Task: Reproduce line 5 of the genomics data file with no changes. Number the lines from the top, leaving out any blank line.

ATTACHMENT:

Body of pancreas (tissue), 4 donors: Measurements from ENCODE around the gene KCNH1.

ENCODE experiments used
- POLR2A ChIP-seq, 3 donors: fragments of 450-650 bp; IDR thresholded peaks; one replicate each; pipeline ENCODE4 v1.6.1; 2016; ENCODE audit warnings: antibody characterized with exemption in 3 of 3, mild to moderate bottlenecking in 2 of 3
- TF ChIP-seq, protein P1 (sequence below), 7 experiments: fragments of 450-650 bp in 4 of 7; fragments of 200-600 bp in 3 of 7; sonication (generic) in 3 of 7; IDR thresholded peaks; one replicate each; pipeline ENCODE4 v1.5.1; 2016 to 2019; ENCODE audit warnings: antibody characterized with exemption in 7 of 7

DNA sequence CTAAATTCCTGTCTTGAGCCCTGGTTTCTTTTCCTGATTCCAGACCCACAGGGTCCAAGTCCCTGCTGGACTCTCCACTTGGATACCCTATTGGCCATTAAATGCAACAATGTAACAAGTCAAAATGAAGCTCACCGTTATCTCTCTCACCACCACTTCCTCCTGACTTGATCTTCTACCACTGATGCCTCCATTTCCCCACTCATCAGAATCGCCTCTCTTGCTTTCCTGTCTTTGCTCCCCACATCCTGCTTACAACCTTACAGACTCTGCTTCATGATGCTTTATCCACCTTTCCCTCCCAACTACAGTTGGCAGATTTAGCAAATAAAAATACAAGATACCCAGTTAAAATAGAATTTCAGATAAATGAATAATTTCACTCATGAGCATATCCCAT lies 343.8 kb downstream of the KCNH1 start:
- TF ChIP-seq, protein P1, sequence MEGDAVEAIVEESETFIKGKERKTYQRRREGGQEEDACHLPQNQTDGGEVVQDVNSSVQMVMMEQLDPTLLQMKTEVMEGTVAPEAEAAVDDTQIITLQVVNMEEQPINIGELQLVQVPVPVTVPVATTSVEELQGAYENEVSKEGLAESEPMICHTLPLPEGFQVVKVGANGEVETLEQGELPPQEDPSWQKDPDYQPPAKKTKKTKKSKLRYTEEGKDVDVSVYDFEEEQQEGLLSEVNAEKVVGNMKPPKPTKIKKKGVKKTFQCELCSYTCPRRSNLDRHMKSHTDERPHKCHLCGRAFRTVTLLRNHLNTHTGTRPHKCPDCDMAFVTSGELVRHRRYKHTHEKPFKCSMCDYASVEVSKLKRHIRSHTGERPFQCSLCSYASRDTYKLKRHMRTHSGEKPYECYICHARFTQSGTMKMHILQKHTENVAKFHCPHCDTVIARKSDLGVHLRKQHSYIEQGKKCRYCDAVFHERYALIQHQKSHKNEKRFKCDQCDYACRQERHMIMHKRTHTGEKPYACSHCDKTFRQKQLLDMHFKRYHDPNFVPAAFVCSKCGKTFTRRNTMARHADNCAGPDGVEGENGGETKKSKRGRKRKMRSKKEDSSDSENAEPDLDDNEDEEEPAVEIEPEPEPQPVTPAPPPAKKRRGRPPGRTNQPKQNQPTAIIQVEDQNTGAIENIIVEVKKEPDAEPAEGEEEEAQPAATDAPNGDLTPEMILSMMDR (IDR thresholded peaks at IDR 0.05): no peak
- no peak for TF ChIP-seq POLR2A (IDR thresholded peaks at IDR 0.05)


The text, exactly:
DNA sequence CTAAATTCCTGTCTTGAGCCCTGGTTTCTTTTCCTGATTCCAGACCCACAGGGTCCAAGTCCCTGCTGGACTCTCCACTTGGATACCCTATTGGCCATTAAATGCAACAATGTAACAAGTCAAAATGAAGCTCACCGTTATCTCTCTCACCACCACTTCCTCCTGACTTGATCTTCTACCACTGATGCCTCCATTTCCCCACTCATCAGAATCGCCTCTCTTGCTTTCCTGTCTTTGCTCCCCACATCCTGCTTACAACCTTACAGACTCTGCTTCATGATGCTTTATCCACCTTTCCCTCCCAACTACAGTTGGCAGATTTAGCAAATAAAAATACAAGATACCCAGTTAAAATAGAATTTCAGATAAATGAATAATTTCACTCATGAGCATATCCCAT lies 343.8 kb downstream of the KCNH1 start: